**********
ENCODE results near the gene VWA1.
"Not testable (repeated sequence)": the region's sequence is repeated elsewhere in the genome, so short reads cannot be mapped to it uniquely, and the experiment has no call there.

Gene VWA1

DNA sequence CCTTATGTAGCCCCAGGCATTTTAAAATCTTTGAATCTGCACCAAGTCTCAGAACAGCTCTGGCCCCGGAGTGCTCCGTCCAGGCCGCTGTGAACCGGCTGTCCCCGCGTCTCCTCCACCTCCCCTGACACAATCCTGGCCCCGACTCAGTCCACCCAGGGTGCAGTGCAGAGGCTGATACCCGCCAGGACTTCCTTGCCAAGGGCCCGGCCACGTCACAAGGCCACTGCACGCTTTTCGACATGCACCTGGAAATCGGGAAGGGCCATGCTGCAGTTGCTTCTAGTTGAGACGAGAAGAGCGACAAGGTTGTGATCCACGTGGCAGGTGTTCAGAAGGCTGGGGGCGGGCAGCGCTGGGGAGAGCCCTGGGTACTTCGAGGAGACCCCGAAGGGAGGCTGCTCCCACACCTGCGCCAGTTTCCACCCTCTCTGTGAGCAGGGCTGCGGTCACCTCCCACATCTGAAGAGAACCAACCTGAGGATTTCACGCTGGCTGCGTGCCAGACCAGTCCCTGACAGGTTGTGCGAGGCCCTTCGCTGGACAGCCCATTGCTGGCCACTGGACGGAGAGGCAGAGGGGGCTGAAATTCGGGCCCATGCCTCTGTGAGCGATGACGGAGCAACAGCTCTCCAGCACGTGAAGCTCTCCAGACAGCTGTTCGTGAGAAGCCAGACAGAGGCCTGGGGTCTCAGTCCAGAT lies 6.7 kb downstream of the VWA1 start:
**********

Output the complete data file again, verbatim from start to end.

ENCODE results near the gene VWA1.
"Not testable (repeated sequence)": the region's sequence is repeated elsewhere in the genome, so short reads cannot be mapped to it uniquely, and the experiment has no call there.

Gene VWA1

DNA sequence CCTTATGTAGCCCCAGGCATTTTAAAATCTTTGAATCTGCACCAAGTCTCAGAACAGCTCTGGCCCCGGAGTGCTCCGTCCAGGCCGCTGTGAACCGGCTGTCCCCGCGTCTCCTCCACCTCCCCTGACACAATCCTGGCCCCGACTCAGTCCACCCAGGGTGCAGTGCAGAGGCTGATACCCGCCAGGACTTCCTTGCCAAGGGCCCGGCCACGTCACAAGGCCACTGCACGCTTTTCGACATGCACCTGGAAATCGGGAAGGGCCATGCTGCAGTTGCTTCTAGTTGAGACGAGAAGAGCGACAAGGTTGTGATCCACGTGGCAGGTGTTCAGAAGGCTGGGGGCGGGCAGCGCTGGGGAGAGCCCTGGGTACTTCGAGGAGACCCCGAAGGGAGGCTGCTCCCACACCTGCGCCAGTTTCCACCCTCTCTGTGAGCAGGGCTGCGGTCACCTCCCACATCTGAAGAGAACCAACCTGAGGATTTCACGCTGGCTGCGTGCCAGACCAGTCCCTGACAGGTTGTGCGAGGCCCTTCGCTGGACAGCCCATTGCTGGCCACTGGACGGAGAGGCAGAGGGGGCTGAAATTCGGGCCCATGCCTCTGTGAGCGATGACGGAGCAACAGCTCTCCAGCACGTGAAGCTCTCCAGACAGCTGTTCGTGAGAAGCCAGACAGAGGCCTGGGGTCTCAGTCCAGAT lies 6.7 kb downstream of the VWA1 start: